Anthem’s GaaS Effect

Anthem has had a lot of news, stories, and hype/antihype leading up to its release. It finally came out last Friday, but also came out the Friday before that, and there were beta demos for two more weekends before that. Of course, you had to have a VIP preorder to play the first beta weekend, and you had to have some sort of VIP preorder to play it last weekend, and some VIPs could only play for 10 hours total while others could play as much as they want.

On top of that, each version of this game (all in a month’s time frame) was a different build. The beta, of course, was a build from several months before people actually played it. The VIP access build from a week ago was closer to the final version, but was missing a key “day one” patch that was scheduled to be released this past Friday on the “official” day one but ended up being put out earlier in the week after enough VIPs complained about their Anthem experience.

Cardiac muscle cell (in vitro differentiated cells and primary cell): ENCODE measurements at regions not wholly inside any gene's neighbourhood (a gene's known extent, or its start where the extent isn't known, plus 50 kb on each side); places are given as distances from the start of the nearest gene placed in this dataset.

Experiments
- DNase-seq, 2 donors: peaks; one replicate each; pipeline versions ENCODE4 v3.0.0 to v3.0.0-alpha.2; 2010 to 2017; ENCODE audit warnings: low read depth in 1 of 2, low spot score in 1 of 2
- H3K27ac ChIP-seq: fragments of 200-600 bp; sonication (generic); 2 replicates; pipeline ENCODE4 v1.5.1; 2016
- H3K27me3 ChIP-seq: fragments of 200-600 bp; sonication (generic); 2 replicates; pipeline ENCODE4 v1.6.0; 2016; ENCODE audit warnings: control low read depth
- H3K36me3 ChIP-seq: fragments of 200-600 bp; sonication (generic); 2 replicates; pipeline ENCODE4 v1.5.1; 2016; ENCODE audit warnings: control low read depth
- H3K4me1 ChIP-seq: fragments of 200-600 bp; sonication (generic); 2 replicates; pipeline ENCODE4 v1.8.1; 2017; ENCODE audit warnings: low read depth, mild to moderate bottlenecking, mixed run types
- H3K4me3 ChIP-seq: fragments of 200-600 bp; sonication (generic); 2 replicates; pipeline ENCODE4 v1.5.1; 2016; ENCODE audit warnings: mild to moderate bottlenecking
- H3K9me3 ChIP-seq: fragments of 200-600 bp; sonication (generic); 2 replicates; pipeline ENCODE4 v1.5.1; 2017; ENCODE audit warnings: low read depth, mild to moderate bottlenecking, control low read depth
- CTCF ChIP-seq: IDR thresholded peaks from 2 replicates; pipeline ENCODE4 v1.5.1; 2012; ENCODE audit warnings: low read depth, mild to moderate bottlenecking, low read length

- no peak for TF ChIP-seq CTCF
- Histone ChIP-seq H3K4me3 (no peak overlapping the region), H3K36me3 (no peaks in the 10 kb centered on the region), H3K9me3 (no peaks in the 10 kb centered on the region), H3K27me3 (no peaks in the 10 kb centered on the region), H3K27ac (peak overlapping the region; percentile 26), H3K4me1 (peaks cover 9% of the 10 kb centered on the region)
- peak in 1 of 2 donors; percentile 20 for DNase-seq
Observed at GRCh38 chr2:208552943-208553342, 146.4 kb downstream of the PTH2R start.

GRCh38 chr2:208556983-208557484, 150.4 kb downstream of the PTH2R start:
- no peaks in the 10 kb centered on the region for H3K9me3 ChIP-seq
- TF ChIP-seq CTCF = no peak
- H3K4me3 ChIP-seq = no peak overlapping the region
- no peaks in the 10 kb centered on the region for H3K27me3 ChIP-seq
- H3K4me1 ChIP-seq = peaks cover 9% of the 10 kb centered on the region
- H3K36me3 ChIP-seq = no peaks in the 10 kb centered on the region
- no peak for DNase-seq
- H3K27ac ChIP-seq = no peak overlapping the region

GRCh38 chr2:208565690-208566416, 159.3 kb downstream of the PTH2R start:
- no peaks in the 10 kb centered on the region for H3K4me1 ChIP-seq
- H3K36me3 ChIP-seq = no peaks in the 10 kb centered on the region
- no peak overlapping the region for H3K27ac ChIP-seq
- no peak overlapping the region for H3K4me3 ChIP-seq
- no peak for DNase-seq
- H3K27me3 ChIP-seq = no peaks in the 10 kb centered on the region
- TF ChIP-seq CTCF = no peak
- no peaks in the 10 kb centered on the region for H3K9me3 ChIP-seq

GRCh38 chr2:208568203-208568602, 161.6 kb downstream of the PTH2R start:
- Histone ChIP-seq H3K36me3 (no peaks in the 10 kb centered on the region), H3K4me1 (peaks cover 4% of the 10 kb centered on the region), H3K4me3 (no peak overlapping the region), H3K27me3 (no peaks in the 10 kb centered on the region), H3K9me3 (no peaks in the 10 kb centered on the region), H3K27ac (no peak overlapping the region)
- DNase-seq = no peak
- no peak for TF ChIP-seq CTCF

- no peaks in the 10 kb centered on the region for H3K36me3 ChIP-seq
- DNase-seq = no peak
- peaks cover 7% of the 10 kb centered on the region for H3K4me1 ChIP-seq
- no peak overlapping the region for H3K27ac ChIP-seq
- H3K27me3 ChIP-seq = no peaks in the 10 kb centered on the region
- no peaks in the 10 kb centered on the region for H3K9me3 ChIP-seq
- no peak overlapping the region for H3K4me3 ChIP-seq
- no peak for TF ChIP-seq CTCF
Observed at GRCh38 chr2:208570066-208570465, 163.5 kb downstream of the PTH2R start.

Are you having trouble following all this? You’re not alone. This convoluted process in the lead up to Anthem’s “official” release has left nearly a month-long stream of varying impressions from reviewers, streamers, and regular joes. It’s been hard to keep track of who’s played on what patch and what the actual current condition of the game is. And since there have been a lot of complaints – from loading times to bugged quests to confusion on how to play – knowing the state of Anthem can be it’s own puzzle, especially if you are a person who didn’t pre-order and was waiting for actual, final game version impressions before jumping in.

This is a problem for Anthem, but also a problem for the industry as a whole as Games as a Service becomes more popular.

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